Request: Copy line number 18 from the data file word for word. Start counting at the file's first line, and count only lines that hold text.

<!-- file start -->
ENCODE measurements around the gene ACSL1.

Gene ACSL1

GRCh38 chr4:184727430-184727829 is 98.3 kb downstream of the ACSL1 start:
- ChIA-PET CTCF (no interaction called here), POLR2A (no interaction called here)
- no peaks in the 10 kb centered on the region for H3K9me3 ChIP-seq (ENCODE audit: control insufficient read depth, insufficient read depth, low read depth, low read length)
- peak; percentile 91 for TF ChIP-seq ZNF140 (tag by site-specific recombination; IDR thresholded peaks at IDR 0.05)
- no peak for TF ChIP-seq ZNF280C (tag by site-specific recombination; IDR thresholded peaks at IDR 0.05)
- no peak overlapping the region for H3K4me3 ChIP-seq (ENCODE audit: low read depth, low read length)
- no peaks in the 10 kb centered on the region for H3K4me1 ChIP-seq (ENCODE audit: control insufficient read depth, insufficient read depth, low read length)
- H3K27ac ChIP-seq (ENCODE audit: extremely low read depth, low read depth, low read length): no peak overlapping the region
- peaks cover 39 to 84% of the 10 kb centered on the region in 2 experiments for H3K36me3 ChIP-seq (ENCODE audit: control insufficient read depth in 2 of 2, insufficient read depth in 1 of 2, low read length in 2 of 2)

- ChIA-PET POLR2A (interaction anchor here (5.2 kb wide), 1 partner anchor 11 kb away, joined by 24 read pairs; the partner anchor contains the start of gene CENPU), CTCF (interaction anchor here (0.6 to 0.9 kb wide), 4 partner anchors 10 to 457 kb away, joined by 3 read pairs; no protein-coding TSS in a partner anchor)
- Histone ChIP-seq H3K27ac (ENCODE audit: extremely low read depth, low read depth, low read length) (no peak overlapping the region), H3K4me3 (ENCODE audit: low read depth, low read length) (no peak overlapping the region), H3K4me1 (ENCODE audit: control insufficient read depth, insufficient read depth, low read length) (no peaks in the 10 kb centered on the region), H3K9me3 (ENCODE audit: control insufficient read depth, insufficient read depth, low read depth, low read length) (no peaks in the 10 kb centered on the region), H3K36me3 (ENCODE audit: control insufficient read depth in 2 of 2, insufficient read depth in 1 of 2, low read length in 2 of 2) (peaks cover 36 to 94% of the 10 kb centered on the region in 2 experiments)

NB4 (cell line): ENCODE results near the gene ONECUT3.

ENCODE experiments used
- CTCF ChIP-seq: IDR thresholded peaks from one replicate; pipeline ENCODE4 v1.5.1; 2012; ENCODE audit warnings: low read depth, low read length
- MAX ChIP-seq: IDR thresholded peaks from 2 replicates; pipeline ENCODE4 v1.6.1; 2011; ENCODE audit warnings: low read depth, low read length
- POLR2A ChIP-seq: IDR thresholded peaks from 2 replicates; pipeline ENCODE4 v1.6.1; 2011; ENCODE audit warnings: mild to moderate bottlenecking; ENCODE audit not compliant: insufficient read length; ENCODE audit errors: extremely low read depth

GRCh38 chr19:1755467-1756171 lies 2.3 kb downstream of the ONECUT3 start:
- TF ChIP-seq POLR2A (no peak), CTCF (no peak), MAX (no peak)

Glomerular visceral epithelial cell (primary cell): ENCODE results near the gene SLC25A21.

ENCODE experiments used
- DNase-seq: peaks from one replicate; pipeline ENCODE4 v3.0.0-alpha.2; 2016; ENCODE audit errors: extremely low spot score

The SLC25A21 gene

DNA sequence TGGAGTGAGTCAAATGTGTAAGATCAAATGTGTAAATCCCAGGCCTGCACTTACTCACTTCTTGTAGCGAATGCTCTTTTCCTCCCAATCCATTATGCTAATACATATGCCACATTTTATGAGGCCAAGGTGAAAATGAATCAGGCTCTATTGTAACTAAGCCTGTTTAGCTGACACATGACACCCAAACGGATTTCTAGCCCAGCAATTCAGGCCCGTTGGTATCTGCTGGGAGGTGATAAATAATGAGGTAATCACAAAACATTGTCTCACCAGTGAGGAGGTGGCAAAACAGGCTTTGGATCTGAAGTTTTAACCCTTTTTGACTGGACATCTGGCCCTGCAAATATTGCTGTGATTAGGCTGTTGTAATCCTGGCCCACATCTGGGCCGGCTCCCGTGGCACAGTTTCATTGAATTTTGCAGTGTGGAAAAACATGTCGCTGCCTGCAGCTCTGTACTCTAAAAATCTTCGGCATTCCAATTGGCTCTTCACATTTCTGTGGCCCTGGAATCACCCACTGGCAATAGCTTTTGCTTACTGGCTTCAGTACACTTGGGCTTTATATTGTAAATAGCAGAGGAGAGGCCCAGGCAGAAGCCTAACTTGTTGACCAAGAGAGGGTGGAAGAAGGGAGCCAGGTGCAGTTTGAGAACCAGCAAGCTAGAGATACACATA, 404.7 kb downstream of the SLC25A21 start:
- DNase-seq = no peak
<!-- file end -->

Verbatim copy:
- POLR2A ChIP-seq: IDR thresholded peaks from 2 replicates; pipeline ENCODE4 v1.6.1; 2011; ENCODE audit warnings: mild to moderate bottlenecking; ENCODE audit not compliant: insufficient read length; ENCODE audit errors: extremely low read depth